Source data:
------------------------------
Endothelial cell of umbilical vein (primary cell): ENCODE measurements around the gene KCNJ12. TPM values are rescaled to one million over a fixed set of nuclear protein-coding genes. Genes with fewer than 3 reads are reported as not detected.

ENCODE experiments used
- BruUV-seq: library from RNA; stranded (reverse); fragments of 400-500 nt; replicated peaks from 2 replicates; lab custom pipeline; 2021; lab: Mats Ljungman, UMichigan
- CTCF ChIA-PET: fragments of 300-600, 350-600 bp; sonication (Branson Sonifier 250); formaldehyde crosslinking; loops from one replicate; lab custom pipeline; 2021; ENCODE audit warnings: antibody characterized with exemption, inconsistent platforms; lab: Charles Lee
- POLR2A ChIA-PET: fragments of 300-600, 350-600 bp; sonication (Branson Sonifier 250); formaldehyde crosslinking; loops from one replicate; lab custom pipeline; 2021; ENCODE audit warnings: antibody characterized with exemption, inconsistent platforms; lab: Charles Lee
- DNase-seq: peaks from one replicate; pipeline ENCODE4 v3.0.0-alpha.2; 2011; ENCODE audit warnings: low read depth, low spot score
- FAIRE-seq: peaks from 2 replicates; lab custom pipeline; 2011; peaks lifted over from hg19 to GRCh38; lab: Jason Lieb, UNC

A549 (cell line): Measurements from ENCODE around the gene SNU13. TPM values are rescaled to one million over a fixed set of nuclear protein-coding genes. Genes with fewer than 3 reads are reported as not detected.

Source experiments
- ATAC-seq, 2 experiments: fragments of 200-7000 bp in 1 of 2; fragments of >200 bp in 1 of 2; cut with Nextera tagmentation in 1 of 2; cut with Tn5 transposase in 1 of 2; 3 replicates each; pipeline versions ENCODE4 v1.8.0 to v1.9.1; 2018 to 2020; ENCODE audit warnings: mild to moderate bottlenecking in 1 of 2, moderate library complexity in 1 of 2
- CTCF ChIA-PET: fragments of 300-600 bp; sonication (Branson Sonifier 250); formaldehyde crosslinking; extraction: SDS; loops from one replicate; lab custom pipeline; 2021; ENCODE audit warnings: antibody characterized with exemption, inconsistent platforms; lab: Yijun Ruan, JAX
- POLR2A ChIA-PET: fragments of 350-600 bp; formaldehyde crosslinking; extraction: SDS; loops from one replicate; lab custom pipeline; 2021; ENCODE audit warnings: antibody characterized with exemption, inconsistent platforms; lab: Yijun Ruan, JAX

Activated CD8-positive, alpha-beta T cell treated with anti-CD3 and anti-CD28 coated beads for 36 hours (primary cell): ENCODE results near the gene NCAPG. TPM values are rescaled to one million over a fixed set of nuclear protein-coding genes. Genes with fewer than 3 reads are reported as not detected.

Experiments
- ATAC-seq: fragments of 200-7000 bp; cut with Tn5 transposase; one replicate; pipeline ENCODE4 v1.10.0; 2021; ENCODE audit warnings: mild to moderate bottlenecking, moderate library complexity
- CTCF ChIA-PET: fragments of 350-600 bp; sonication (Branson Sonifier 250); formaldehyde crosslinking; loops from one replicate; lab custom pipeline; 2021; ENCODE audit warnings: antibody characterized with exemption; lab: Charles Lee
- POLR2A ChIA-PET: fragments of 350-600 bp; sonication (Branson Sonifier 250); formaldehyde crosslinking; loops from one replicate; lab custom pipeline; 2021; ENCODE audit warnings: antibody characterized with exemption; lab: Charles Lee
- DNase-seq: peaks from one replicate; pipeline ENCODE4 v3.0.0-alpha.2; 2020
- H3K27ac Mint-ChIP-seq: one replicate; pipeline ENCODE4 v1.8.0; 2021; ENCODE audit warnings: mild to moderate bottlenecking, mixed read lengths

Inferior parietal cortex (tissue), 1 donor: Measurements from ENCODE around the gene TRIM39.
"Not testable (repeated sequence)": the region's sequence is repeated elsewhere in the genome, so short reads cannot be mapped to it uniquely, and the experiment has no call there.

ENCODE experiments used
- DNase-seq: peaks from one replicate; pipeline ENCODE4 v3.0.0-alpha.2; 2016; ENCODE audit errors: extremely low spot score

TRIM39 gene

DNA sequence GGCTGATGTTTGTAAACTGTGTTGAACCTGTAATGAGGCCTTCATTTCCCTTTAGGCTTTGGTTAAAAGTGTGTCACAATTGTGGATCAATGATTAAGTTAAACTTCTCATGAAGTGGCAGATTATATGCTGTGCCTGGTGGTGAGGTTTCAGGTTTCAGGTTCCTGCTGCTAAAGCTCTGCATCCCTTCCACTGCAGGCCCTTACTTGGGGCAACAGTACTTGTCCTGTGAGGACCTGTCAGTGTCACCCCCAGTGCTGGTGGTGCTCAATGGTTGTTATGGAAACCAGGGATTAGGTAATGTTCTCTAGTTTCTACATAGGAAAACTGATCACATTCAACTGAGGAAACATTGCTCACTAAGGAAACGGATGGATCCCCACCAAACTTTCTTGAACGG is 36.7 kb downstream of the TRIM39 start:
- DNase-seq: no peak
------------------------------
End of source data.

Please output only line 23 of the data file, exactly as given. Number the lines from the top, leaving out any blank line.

- DNase-seq: peaks from one replicate; pipeline ENCODE4 v3.0.0-alpha.2; 2016; ENCODE audit errors: extremely low spot score